Changing your thinking can change your life

Jun 9, 2014 by Rob Gannon

I had a great conversation recently with a coaching client about changing our thinking habits. The power we have to direct our thoughts can have enormous effects on our careers, relationships and life.


It brought me back to my introduction to this principle. It was about 20 years ago and I had just had my heart broken. I was depressed and yes, feeling a bit of a victim. I remember talking to a trusted friend and saying something like “I can’t stop thinking about this.”


My friend then said something that started to change my life. She said, “You know, you can change what you think about.”


Such a simple and profound statement, but it was a bombshell to me. This was like a bright light on a dark path. I guess up until this conversation I figured your thoughts ran the show and they came from somewhere out of my control. That simple reminder was the start of me altering the way I direct and use my thoughts.


You may be thinking, “Wait a second. I can’t control what thoughts enter my mind.” This is true, but I’ll use a couple computer terms to explain what you can do. You can’t control the pop ups, but you have a delete button. Yes, negative, energy-draining thoughts will still show up but you have the power to cut them off before they gain momentum.


We have all been there. Think about your work life. You may work on a yacht and, from a series of outside events, your insides get all twisted up by thoughts. Your thoughts rail about a captain or crew member or some charter guests and soon poor little old you is a victim and getting pounded on from all angles.


You have allowed negative thoughts to hang around and gain strength, kind of like a tropical storm over the ocean that sucks up moisture and becomes a hurricane.


What’s needed here is the awareness to recognize and replace. Recognize where your thoughts take you and replace them with more positive ones that can begin to take you where you really want to go, which is toward feeling good.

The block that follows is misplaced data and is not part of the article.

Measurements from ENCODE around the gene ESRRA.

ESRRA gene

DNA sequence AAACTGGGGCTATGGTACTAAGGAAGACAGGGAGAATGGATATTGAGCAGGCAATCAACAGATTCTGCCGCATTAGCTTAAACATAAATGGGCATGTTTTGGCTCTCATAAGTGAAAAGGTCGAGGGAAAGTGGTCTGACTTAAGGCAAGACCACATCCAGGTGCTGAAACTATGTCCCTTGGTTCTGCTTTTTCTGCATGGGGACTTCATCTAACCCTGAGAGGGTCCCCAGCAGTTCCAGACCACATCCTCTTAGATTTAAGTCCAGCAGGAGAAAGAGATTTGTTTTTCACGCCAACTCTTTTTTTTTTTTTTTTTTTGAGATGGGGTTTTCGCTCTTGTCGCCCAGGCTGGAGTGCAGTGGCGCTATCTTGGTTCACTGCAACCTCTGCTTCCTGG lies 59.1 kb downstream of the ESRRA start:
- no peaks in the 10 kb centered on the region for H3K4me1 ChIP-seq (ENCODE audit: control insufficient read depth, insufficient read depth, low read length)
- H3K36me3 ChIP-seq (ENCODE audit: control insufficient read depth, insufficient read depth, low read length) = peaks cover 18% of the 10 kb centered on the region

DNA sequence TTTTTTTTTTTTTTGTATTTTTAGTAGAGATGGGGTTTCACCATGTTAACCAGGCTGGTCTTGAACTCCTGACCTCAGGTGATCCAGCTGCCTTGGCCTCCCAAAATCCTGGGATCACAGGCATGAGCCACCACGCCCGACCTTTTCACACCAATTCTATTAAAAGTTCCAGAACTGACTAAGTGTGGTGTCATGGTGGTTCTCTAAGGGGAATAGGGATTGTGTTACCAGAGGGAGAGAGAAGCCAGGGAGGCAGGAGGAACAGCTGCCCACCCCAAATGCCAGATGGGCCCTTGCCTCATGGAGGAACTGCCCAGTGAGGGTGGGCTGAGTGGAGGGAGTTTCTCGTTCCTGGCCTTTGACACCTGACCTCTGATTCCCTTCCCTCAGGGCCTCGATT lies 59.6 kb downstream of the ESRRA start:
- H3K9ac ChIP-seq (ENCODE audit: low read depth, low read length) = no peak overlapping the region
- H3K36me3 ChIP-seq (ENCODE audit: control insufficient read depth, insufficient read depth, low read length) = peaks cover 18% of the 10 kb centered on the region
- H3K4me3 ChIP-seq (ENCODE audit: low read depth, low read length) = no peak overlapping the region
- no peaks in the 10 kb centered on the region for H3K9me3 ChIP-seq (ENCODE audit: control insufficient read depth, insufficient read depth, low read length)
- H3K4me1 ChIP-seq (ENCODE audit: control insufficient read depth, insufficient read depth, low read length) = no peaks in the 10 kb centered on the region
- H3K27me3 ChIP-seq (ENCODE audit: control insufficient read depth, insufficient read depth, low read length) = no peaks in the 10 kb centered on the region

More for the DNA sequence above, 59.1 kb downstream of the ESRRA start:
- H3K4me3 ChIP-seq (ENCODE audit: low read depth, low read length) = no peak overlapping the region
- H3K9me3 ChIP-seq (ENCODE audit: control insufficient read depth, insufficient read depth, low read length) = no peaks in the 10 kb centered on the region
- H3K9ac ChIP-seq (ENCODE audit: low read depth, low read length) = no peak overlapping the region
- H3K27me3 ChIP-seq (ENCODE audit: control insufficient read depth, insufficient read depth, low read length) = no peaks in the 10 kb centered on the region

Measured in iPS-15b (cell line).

This isn’t as hard as it sounds. Learning new skills and creating new habits takes practice, so be patient with yourself and the process. You will see yourself improving with this if you stay with it. Just make it a new way of operating and make it important to you.


I love the expression “train of thought”. It presents a picture of what goes on with our thinking. Sometimes it feels like you’re riding this train, a train that you know is not going to a destination you want. The next stops could be Angrytown or Anxiety Junction followed by Depression Avenue but we don’t get off the train. We don’t think we can. But there is a way.


Before the train gets to that next station, before it gets going too fast, jump. Just jump toward new thoughts, tuck and roll. Don’t worry; you’ll survive, and you’ll be off the train.


This ability to direct your thoughts doesn’t just affect your now, it affects your future as well. So instead of reacting and stressing over things that have already happened, shift your attention to where you want to go. If this yacht you work on isn’t a good fit for you, don’t waste your time complaining and moaning about things. Shift your thoughts and attention to where you want to go. This will lead to specific actions to get you there.


Author and motivational expert Brian Tracy sums this up nicely: “The way you think about yourself, your abilities and your potential — your self-concepts — determines everything you are today, and everything you will ever be. By taking complete control over the words, pictures and ideas you let into your mind, you take complete control of your future”.


We all possess this incredible power, and by controlling the innocent misuse of thought we can set a course toward our desired life.

Rob Gannon is a 25-year licensed captain and certified life and wellness coach. He offers free sample coaching sessions and can be reached through Comments on this column are welcome at


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